FOOD

Clare Collins shares some practical advice about maintaining a healthy diet while stuck at home with the kids

Put that Tim Tam down. Healthy eating advice in social isolation

Eating or drinking your weight in sugar every day? Worried you will be 10 kilos heavier when your COVID-induced working from home experience ends?

The truth is you are not alone, but it doesn't have to be that way.

University of Newcastle Professor of Nutrition and Dietetics Clare Collins says sticking to a routine, for both adults and children, is one of the most important steps to maintaining healthy eating habits during these extraordinary and stressful times.

"I think people are really time poor at the moment even though they are at home all day. You are trying to maintain some semblance of working, homeschooling and figuring out the internet, it's fair to say you are probably short on time," she said.

"If you can think of your day like you would a normal day it might help you feel more in control. For instance, pack your lunch and get your kids to pack their lunches and snacks too."

Clare Collins

Clare Collins

Take it a step further by making nutrition and maths part of the homeschooling curriculum.

"You can ask them how many slices of bread do we need make our sandwiches? If you have a set of scales you can teach them about weights and measurements, that's one of the harder concepts to learn so they would be learning a bit of maths," she said.

In addition, commission your kids to do an inventory of the pantry, fridge and freezer.

Once you have decided on the three or four things you are going to cook for the week, go through the recipes and get them to match up the ingredients you already have and those you will need to buy.

"Aim to make most of your purchases from five basic ingredients (vegetables, fruit, lean meats and poultry and fish, grains and milk, yoghurt and cheese) and resist lots of junk food," Professor Collins said.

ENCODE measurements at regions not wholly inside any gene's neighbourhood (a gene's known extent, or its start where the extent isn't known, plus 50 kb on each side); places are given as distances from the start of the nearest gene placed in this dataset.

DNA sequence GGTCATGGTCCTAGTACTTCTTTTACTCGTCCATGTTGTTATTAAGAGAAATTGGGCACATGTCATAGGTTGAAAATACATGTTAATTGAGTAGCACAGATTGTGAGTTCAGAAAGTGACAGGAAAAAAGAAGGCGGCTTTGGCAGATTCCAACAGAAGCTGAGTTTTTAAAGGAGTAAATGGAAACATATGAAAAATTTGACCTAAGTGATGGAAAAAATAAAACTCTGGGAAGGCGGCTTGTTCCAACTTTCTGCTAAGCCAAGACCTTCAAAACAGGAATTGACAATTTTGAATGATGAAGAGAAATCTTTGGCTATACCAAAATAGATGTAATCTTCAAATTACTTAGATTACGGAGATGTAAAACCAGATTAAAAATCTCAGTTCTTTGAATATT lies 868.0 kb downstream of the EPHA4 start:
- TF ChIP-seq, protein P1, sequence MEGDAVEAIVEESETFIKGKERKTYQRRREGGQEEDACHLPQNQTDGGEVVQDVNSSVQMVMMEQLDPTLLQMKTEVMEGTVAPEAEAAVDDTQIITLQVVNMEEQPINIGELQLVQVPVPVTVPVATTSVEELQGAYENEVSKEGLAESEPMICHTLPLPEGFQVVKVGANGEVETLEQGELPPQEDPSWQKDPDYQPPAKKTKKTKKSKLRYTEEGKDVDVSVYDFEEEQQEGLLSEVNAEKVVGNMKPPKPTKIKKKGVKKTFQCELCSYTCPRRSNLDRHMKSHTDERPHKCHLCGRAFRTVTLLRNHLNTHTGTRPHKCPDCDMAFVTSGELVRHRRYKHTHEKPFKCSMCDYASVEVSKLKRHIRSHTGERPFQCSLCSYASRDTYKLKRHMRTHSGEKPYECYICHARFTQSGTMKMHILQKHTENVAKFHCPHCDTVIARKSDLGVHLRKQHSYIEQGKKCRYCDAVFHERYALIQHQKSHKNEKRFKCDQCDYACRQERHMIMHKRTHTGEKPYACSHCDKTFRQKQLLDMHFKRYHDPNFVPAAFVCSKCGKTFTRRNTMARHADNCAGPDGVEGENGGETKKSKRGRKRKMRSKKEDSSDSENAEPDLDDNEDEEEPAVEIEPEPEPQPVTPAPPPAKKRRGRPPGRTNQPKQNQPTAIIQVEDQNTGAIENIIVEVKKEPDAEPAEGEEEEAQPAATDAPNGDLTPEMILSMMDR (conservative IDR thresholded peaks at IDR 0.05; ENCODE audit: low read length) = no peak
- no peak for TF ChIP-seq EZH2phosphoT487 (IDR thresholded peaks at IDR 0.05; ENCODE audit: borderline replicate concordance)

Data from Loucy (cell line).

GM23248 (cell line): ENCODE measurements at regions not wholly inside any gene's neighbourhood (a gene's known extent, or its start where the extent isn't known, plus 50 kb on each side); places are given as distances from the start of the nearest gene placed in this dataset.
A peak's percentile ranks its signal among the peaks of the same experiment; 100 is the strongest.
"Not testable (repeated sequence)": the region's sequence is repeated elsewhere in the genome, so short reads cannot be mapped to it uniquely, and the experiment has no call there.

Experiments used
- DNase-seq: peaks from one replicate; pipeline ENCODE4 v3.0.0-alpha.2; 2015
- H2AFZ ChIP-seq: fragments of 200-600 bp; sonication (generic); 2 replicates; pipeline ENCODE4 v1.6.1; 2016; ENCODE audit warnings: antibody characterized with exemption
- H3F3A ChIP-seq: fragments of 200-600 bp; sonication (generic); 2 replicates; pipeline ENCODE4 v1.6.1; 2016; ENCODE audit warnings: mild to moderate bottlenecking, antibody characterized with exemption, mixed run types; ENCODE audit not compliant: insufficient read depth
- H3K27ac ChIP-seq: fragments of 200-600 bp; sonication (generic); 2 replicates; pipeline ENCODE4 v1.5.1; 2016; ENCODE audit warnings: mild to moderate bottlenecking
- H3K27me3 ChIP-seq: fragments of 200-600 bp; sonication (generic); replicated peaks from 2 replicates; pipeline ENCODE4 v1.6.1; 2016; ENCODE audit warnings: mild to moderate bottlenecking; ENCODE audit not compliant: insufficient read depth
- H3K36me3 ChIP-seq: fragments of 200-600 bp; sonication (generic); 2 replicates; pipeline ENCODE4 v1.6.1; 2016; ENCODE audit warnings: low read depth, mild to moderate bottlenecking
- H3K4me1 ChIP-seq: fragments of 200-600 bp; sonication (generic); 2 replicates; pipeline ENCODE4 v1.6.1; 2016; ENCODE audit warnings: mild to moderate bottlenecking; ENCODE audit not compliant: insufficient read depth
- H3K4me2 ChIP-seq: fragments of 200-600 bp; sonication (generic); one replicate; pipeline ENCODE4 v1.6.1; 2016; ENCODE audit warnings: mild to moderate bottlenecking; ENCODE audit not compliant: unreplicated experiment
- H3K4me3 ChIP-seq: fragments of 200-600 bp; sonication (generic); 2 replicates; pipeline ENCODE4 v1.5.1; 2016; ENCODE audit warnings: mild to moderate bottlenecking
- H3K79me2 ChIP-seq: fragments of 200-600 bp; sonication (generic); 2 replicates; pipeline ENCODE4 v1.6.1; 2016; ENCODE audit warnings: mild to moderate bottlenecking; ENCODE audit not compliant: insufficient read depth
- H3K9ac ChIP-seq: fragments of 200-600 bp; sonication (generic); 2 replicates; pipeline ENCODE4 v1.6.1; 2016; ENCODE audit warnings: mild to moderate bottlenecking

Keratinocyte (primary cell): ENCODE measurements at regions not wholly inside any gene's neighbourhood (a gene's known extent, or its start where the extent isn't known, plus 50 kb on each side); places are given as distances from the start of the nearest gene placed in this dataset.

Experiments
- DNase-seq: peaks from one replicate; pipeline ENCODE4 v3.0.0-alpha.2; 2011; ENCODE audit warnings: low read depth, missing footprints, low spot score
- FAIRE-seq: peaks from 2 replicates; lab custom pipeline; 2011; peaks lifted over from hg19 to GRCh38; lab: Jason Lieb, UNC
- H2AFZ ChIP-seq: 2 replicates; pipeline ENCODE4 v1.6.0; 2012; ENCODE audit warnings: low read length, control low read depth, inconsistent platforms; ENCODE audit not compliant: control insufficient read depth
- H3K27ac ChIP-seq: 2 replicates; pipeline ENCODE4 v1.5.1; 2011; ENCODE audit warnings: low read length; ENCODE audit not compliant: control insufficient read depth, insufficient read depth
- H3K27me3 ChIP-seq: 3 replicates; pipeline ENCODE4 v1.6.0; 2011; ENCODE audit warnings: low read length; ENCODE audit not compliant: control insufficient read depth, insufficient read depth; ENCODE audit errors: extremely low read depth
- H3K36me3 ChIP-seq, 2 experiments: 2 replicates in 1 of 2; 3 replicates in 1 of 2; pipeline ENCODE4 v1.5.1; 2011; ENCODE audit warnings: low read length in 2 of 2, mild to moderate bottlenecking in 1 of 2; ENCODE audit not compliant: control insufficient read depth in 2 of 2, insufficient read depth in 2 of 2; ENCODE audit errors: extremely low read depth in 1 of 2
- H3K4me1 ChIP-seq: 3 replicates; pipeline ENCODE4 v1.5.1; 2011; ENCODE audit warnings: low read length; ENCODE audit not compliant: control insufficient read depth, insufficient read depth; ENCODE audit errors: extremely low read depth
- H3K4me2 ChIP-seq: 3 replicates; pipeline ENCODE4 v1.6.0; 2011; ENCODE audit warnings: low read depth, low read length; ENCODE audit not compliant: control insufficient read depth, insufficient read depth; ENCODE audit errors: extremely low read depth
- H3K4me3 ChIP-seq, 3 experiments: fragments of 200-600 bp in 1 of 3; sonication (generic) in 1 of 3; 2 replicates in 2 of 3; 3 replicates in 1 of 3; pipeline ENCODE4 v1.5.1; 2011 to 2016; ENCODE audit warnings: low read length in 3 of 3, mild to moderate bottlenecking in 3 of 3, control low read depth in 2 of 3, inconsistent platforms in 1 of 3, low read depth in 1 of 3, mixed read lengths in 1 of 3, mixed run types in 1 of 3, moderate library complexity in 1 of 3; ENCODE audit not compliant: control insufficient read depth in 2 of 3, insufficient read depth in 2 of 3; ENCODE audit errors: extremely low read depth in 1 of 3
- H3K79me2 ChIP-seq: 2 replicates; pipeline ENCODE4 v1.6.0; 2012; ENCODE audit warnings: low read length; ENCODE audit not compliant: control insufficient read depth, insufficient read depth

"What you eat is basically the fuel that your body and brain have got to learn. If you want your kids to pay attention in the small amount of time they are doing formal work and you want them to feel better then prioritising nutrition will end up with one less source of stress in your family life."

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While toilet paper and other regular commodities might be in short supply, fresh fruits and vegetables are still around in good quantities.

"I was really amazed that the raspberries are only $3.50," Professor Collins said.

"There are some things that are expensive, for instance, people are whinging about the price of cauliflowers, but they aren't in season at the moment. There's a lot of seasonal produce at still reasonable prices."

And if a bit more junk food than normal happens to creep into your house, take the opportunity to brush your teeth more often - the dentist will thank you later.

Professor Collins also cautioned against the temptation to drink more alcohol while stuck at home.

"I can see why some people might tempted to hit the beers or wine to manage stress in the short term but it's not a recipe to manage stress in the long-term," she said.

"It's going to cost you a lot of money, but the other thing is alcohol reduces your sleep quality. You are probably stressed enough without having your deep, restful sleep stolen from you by the alcohol."

If you're motivated to get a head start on your healthy eating this week we have dozens of free recipes available in our food section online.

This story Put that Tim Tam down. Healthy eating advice in social isolation first appeared on The Canberra Times.